AuthorVega López, Iné s Fernando
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PublisherThe University of Arizona.
RightsCopyright © is held by the author. Digital access to this material is made possible by the University Libraries, University of Arizona. Further transmission, reproduction or presentation (such as public display or performance) of protected items is prohibited except with permission of the author.
AbstractWe live in a highly dynamic environment where we have learned to appreciate time as a very important aspect in our lives. The world, as we know it, is not the same as it was yesterday and it will not be the same tomorrow. Things evolve over time. As we try to better understand our environment, we need to model this continuous change. To satisfy this need, the research community has developed temporal database systems. Summarizing time-evolving data is a challenging problem. Not only is this problem challenging because of the large size of the data sets usually involved but also because the temporal ordering and validity of every entry in the database must be considered. In this dissertation we present effective and efficient solutions to the problem of summarizing time-evolving data from two different perspectives. The first perspective considers capturing the collective behavior of temporal data in a process known as temporal aggregation. For this, we propose a model that reduces the evaluation of temporal aggregation queries to the problem of selecting qualifying tuples and grouping these tuples into collections to which an aggregate function is to be applied. In addition, we propose IO efficient algorithms for the evaluation of temporal aggregation queries. The second perspective we study is aimed toward the detection of individual entities in the database whose temporal behavior (evolution) matches a given pattern. The process of matching the temporal evolution of an entry in the database to a query pattern is known as similarity search. To address this problem, we propose a new indexing paradigm called Skyline Index and a new and compact representation of time series called Self COntained Bit Encoding (SCoBE). The techniques proposed in this dissertation provide significant performance improvements over the current state-of-the-art. Our empirical evidence shows that the proposed algorithms for the evaluation of temporal aggregation queries significantly outperform previous approaches. We experimentally show that the Skyline Index can be coupled with the state of the art dimensionality reduction techniques and significantly improve the performance on the evaluation of similarity search queries. Similarly, we show that SCoBE consistently outperforms previously proposed transformations of time series data for the evaluation of similarity search queries under a variety of scenarios.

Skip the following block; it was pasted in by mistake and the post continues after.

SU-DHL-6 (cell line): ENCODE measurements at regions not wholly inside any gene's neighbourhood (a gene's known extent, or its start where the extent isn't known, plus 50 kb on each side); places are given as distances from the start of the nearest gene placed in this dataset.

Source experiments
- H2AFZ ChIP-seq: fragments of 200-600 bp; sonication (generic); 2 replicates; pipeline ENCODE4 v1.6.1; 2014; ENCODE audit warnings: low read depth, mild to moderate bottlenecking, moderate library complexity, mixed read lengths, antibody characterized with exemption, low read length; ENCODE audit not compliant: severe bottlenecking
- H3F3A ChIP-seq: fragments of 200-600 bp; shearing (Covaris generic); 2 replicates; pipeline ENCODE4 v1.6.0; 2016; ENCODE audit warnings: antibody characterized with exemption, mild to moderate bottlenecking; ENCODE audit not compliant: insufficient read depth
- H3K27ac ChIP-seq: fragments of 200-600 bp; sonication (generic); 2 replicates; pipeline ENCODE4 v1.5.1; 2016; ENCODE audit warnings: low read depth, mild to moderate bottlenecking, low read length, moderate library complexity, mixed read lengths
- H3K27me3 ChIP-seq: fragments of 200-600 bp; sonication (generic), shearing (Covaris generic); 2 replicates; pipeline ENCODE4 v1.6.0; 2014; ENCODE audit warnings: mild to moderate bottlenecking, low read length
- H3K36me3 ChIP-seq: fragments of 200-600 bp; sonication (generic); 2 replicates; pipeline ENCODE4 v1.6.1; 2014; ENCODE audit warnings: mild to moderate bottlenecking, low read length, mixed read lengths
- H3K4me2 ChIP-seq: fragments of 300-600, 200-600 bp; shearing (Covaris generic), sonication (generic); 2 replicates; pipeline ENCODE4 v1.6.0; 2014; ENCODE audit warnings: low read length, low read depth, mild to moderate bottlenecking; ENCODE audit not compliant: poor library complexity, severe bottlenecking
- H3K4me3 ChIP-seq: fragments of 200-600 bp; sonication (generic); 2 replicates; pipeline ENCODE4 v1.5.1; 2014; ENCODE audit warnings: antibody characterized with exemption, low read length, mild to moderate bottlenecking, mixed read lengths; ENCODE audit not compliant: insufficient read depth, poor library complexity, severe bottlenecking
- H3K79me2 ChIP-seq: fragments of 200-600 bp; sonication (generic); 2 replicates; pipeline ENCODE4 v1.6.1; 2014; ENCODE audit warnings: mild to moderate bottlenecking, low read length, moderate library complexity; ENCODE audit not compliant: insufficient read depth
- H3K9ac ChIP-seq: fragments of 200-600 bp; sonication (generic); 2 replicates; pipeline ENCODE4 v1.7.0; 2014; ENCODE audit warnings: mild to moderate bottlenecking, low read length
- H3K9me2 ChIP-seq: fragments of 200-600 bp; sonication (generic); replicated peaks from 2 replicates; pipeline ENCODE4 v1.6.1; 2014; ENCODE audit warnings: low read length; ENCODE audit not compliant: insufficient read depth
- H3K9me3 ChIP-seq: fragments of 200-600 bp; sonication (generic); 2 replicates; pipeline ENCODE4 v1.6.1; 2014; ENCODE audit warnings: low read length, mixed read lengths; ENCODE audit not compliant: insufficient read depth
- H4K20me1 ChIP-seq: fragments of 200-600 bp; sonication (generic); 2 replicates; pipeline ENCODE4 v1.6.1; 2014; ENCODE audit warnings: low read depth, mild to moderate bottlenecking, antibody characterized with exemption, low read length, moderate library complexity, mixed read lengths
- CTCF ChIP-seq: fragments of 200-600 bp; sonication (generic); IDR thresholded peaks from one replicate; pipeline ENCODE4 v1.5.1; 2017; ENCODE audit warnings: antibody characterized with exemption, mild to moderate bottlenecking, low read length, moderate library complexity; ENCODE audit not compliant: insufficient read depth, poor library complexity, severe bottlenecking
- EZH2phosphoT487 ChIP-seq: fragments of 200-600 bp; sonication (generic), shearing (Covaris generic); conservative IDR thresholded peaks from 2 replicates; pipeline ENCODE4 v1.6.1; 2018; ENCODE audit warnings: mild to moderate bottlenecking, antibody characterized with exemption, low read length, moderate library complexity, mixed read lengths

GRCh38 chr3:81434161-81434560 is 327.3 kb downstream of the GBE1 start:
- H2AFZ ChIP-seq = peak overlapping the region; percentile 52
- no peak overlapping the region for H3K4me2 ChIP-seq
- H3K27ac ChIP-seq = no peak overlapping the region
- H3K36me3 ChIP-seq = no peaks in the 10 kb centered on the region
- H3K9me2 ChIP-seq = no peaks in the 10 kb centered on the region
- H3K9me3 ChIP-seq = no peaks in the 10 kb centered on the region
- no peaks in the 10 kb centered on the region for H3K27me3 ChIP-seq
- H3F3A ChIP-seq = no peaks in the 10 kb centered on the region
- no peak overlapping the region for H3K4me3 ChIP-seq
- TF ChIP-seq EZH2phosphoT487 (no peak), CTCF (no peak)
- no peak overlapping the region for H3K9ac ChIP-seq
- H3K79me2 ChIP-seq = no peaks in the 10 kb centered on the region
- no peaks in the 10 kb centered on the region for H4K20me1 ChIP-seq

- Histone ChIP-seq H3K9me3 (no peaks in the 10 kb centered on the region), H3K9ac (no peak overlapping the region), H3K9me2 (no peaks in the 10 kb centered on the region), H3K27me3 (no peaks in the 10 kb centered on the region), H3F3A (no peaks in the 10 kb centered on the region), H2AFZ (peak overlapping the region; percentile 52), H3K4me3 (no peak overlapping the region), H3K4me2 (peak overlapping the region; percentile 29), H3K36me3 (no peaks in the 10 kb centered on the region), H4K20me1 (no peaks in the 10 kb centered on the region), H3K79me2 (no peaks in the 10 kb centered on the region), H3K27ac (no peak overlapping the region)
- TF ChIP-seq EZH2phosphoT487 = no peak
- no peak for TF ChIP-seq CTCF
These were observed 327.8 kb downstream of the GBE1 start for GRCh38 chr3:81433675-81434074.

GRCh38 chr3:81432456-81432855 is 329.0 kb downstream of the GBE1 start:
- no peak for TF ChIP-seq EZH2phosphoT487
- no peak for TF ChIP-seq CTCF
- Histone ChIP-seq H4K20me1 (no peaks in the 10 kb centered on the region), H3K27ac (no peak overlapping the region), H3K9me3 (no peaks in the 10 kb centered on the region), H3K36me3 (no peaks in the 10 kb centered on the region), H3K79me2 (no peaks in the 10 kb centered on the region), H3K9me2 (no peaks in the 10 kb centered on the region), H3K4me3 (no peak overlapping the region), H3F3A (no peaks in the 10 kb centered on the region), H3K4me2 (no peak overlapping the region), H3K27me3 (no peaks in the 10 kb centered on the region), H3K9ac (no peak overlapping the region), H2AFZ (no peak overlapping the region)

Degree ProgramGraduate College